Jack saw the big picture. He wrote the following in 1969: “Right now we health professionals are standing in the middle of an endlessly revolving door … doing some good on a short-term basis…. [But] we cannot go on providing health services without regard to the system in which the roots of poverty, sickness, and many other social ills are embedded. We have to be willing to identify the real problems and confront them … we have to create new social institutions appropriate to the problem; and, finally, we need a sense of passionate commitment to bring about the changes that are so urgently needed.” Jack saw the Mound Bayou center as one of those “new social institutions,” a health center which had “as its primary thesis that the determinants of health are in the social order, not health care. … We think there’s a better way to … [improve a community’s health] by using health services as a route of entry for these other kinds of social change.”
That, of course, was a radical vision, and Jack never lost sight of it. But he also never lost sight of how important properly organized and accessible health services are (hence his life-long commitment to the primary care movement), nor did he lose sight of the central importance of equity in access to quality health services. He articulated the critical connections between equity in access and social justice in a brilliant essay on “Medical Care” published in Barry Levy and Vic Sidel’s wonderful book, Social Injustice and Public Health. Jack wrote as follows: “Medical care … makes a difference to both personal and public health – one that is most clearly revealed when care is absent or denied. For example, failures to provide immunization have repeatedly led to outbreaks. … Lack of prenatal care is associated with higher rates of infant and maternal mortality … Studies of poor adults removed from programs that fund access to care … have documented the occurrence of uncontrolled illness – and some preventable deaths. …” And most generally, “because poor health care and poor health so profoundly limit opportunities … for the full realization of one’s potential … justice in health care is good for the public’s health, and the public’s good health, in turn, broadens opportunities and facilitates a more just society.”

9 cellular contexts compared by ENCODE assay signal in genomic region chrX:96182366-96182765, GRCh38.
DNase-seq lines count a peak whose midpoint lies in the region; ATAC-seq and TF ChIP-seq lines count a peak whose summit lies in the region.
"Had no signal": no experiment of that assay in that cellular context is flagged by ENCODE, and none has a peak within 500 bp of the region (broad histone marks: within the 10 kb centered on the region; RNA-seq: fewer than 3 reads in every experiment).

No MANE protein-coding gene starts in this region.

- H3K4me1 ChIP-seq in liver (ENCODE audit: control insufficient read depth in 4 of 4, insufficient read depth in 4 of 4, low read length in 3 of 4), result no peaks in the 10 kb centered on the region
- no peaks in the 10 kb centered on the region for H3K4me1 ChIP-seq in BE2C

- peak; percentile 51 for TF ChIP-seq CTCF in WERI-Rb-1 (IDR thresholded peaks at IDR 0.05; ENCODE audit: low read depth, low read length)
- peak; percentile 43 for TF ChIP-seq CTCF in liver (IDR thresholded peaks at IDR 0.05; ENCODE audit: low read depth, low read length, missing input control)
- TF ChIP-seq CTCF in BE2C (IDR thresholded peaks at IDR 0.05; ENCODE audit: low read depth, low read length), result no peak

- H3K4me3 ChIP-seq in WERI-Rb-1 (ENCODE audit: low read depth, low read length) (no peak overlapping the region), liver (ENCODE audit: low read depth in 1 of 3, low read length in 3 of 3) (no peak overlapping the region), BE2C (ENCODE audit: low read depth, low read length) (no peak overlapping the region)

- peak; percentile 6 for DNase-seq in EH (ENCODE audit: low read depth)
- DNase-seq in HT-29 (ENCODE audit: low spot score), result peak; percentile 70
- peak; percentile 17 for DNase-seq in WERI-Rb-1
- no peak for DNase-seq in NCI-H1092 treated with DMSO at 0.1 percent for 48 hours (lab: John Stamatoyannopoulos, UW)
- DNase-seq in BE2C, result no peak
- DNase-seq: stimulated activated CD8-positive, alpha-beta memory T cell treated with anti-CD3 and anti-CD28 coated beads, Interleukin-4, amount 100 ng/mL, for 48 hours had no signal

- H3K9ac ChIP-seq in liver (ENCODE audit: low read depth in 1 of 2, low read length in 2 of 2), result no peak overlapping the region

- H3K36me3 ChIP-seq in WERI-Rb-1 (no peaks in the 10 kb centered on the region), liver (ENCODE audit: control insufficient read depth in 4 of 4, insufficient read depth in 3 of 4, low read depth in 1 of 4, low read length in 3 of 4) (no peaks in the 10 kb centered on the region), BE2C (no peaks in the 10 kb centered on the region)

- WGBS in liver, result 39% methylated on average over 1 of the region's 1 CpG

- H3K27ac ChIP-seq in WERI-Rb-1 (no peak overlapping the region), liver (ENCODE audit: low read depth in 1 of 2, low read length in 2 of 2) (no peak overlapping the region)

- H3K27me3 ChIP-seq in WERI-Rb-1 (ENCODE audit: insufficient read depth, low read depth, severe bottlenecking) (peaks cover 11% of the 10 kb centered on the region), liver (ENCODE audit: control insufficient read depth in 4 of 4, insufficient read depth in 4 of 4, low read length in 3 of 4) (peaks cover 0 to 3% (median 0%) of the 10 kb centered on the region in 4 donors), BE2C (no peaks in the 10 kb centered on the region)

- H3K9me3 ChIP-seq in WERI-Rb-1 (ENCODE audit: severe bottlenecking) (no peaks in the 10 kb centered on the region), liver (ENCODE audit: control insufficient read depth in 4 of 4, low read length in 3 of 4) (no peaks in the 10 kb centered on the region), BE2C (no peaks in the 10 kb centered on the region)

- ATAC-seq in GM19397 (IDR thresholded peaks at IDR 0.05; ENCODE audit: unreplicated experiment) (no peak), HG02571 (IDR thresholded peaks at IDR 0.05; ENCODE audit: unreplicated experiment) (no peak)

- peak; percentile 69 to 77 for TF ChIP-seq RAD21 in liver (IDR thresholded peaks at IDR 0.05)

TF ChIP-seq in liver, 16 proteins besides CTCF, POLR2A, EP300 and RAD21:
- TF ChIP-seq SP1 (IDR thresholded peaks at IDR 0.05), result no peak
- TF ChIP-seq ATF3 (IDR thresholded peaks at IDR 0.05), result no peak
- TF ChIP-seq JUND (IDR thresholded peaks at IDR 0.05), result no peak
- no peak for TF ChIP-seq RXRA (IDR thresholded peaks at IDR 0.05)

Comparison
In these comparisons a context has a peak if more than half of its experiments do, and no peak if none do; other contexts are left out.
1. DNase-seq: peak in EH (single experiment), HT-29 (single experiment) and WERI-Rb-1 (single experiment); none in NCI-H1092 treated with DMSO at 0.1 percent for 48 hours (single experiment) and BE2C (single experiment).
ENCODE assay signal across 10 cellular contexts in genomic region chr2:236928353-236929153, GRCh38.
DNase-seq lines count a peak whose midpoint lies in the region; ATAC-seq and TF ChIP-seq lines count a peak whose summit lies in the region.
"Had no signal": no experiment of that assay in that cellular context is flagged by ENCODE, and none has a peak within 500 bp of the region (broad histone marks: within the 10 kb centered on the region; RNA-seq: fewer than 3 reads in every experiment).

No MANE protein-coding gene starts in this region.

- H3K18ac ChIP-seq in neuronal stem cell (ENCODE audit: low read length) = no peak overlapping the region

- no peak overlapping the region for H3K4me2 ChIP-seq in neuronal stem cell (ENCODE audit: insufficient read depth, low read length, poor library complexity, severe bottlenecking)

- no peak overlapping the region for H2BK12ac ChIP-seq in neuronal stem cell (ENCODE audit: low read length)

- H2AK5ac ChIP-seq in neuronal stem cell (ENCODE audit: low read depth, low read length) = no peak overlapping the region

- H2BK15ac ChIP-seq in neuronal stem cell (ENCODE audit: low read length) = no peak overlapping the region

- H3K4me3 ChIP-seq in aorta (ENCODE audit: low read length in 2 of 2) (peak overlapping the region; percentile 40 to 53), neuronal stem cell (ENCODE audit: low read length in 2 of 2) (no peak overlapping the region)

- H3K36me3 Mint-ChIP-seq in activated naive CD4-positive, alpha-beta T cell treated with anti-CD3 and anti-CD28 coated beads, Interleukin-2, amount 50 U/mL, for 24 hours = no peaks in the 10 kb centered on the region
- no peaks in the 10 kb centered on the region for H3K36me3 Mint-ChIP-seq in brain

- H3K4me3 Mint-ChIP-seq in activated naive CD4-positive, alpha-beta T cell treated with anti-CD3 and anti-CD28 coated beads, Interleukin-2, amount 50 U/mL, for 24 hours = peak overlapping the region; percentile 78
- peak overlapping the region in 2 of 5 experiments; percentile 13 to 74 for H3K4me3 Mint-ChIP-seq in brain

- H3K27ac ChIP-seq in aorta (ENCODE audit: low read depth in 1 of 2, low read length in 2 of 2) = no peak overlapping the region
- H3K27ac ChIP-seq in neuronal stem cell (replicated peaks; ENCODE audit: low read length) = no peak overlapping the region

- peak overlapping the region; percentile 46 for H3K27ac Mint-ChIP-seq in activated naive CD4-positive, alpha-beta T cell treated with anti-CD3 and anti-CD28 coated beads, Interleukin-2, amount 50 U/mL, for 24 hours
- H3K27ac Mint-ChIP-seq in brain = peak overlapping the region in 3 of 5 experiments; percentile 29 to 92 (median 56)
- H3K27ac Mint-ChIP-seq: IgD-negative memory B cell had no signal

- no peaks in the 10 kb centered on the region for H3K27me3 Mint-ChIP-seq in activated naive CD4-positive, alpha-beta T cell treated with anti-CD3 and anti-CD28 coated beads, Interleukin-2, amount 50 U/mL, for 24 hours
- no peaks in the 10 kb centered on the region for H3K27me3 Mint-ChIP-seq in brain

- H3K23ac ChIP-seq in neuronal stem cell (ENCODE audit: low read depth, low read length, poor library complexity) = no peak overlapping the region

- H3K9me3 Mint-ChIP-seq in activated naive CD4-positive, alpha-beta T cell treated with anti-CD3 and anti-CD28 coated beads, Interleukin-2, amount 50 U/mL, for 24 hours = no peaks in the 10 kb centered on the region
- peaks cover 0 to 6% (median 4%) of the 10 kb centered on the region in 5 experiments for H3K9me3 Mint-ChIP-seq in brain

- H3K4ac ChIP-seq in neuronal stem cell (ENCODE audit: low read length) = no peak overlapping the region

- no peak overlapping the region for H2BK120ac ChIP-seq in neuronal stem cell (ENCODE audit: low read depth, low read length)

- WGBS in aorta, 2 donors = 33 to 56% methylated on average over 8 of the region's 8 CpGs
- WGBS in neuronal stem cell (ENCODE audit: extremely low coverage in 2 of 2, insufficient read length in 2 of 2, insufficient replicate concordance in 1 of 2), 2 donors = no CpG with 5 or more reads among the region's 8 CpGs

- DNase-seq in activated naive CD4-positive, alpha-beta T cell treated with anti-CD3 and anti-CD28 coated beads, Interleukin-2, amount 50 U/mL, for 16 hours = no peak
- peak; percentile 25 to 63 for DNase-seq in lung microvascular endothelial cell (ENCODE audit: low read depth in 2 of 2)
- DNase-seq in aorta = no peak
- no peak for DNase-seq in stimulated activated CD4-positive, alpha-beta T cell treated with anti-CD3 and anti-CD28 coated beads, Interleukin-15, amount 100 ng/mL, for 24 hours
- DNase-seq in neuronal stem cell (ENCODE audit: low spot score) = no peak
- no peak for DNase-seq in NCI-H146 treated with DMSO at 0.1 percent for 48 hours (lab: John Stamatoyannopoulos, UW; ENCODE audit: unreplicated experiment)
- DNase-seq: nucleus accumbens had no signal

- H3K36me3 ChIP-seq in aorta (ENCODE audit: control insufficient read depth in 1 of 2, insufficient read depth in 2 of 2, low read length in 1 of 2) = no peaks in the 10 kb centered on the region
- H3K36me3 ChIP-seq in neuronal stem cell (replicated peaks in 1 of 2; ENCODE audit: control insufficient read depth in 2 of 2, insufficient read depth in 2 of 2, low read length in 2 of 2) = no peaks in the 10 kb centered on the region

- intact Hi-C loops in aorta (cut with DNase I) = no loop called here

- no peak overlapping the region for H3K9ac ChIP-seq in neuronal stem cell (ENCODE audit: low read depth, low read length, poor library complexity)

In that same essay, Jack identifies the basic source of injustice in access to health care in our country: ideological and political biases that “treat medical care as a market commodity … rather than as a social good to be distributed in response to medical need, a responsibility of government, and a fundamental right embodied in a social contract.” The alternative to our present system is clear, and Jack has known it for a very long time: a universal, equitable, single-payer, “Medicare for All” health system in the United States. And thus, among the many other admirable things Jack has done he has also been a passionate supporter of the single-payer cause. He did this in the context of the American Public Health Association and other professional and advocacy organizations in the 1970s and 1980s; as a founder of Physicians for a National Health Program in the late eighties; as a stalwart member and advocate for PNHP in the 1990s, including one memorable appearance in 1998 as a speaker at a rally on the steps of the Canadian embassy after a march from the APHA meeting through the streets of Washington led by Quentin Young in search for “health care asylum”; and as a strong, clear voice for “Everybody In, Nobody Out” at the local, state and national level in recent years.
For these reasons, the New York Metro Chapter of Physicians for a National Health Program is tonight presenting Jack with another, richly deserved award, its “Health Justice Award.” Congratulations, Jack.
June 1, 2016